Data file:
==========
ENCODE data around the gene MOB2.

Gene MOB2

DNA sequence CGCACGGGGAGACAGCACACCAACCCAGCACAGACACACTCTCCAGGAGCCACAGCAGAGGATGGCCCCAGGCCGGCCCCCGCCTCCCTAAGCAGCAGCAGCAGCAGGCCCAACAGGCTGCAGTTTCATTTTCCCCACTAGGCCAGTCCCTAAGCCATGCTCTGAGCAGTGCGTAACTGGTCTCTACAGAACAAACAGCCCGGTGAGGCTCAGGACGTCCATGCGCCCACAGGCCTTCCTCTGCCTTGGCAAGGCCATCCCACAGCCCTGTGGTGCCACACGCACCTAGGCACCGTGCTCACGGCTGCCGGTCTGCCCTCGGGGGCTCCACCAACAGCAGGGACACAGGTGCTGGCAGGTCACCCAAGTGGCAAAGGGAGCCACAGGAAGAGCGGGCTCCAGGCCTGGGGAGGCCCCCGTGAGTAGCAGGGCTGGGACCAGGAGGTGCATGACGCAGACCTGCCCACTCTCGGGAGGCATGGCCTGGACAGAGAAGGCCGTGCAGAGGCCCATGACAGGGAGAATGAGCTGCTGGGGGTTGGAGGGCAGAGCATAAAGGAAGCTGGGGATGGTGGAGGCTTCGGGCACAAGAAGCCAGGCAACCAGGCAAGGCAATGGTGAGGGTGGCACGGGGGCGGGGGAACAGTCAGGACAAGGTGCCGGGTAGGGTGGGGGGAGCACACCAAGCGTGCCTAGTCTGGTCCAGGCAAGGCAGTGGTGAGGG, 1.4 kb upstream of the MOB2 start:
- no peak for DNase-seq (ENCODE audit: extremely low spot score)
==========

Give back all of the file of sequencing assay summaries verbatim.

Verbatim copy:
ENCODE data around the gene MOB2.

Gene MOB2

DNA sequence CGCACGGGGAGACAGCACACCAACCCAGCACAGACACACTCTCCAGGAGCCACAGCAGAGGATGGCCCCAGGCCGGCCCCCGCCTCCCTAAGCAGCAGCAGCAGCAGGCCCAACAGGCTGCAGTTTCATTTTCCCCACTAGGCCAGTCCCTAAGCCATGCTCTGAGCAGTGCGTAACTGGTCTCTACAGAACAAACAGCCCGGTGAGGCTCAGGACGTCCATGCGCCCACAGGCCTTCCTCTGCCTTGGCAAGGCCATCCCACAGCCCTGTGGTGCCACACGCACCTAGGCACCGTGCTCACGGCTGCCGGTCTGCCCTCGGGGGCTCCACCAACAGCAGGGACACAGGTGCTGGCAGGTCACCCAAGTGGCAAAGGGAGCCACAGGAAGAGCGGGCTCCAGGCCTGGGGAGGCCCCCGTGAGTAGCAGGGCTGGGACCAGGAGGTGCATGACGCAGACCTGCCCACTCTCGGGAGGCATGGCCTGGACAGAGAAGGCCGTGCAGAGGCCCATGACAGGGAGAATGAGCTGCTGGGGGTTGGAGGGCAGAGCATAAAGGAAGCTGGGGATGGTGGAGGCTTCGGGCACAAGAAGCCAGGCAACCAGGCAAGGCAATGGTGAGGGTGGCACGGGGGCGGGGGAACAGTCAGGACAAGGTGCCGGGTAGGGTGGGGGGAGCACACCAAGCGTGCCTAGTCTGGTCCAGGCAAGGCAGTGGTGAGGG, 1.4 kb upstream of the MOB2 start:
- no peak for DNase-seq (ENCODE audit: extremely low spot score)